verb tense: does anybody take note?

I’m wondering how much the average reader notices about the mechanics behind the story. In particular I’m wondering about verb tense.

In the spoken language, a shift from telling a story in past tense to the present tense is a big narrative flag. For example:

You know how I went over to see my grandma yesterday? So I walk in and she looks up and sees me standing there and she says, Joyce, she says, come over here and help me with my buttons, I can’t reach and I’m late for work. And I’m thinking, grandma’s around the bend, she’s talking to me like I’m my mother. Like I don’t got enough problems. So I grab the phone and call the house and I say to ma, get over here, double quick.

This short bit of dialog starts off in past tense and quickly shifts to present, which signals the narrator’s degree of involvement in the story she’s telling. Present tense brings in a dramatic edge.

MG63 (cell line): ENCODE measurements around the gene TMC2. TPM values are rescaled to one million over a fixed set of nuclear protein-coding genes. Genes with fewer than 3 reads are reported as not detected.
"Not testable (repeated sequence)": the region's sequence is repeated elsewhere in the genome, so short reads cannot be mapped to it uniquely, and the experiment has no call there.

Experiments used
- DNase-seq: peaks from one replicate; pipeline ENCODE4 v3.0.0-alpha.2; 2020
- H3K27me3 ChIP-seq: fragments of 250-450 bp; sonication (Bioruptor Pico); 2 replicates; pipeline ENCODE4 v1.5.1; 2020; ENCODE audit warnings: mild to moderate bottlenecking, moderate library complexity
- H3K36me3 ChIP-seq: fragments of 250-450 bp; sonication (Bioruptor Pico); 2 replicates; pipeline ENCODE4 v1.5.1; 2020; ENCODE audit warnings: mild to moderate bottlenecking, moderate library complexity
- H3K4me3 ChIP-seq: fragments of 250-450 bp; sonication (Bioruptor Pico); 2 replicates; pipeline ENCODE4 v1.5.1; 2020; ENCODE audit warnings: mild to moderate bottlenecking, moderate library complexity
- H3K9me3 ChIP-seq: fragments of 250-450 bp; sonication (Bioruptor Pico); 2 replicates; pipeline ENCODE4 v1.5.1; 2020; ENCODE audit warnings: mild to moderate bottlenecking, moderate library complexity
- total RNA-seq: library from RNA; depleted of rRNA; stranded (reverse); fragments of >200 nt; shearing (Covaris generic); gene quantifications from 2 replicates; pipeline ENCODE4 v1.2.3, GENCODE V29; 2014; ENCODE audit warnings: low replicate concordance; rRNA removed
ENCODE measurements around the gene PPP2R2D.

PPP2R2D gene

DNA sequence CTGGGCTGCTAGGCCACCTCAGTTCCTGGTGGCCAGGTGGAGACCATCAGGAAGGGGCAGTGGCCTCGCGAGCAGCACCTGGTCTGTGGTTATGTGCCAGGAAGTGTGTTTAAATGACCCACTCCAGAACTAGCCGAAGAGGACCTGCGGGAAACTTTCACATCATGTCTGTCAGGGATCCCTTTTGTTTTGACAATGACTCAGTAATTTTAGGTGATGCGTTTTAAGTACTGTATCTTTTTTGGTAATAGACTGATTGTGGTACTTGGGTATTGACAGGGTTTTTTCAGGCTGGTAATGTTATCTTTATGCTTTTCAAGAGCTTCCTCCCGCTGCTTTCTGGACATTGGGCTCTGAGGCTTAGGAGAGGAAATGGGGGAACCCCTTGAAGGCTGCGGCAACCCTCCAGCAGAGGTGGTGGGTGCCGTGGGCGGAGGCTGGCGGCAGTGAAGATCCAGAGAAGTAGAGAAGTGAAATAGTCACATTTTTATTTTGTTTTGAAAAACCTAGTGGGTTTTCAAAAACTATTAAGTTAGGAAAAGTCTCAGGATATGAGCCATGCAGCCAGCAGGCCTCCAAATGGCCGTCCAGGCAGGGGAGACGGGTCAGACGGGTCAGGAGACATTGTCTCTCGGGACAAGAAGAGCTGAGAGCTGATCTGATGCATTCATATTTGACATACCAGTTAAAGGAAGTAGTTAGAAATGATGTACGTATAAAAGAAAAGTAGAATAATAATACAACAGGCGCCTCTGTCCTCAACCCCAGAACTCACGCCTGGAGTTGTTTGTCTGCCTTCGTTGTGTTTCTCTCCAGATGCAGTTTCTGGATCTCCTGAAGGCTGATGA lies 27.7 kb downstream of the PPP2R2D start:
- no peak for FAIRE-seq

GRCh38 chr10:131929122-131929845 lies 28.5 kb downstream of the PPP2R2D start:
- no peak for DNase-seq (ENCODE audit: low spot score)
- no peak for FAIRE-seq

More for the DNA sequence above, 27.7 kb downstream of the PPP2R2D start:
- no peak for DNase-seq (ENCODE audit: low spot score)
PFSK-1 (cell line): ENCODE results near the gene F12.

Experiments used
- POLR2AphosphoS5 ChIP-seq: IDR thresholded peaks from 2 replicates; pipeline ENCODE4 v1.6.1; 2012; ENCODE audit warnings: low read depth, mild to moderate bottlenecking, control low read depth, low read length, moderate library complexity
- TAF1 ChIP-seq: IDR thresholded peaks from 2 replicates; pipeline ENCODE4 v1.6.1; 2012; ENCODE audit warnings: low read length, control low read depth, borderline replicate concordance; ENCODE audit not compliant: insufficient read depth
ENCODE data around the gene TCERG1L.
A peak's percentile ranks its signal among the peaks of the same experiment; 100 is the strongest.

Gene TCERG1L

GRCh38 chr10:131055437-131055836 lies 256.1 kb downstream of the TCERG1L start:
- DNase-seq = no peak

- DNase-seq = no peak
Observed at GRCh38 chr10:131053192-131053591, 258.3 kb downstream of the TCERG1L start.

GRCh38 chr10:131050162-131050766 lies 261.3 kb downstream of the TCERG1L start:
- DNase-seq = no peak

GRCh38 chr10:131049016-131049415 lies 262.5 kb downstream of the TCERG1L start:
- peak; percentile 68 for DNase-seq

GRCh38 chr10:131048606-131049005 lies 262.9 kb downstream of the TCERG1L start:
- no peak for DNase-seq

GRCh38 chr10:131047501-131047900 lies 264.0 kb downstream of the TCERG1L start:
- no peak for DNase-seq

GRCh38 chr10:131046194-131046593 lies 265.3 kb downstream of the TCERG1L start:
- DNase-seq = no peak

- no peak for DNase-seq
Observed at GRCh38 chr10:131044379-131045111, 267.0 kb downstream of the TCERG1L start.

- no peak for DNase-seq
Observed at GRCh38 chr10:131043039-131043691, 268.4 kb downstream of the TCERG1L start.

Now, everybody does this. You do it too, when you’re telling a story in which you’ve got some kind of investment. There’s a vibrancy to using the present tense this way. And the effect is there whether people actually notice the tense shift or not. It functions below the level of consciousness, for the most part.

In writing I shift into present tense for the most important scenes, the ones with the biggest emotional punch. I don’t think about doing it, it just clicks in.

When I’m reading I take note of that kind of thing. Tenses shift, POVs turn on a dime, exposition, whatever tricks the writer pulls out of the bag, I usually take note. And I’ll think to myself, nice transition or that was a little awkward. This kind of note taking is second nature and barely slows me down unless it’s something egregiously awful or stunningly effective. I would like, sometimes, to not take note, but it’s almost impossible. My father-in-law was a structural engineer at British Aerospace for fifty years, and he can’t just sit in an airplane. Everything has meaning to him, every sound, every movement. It’s all noise to me, but not to him.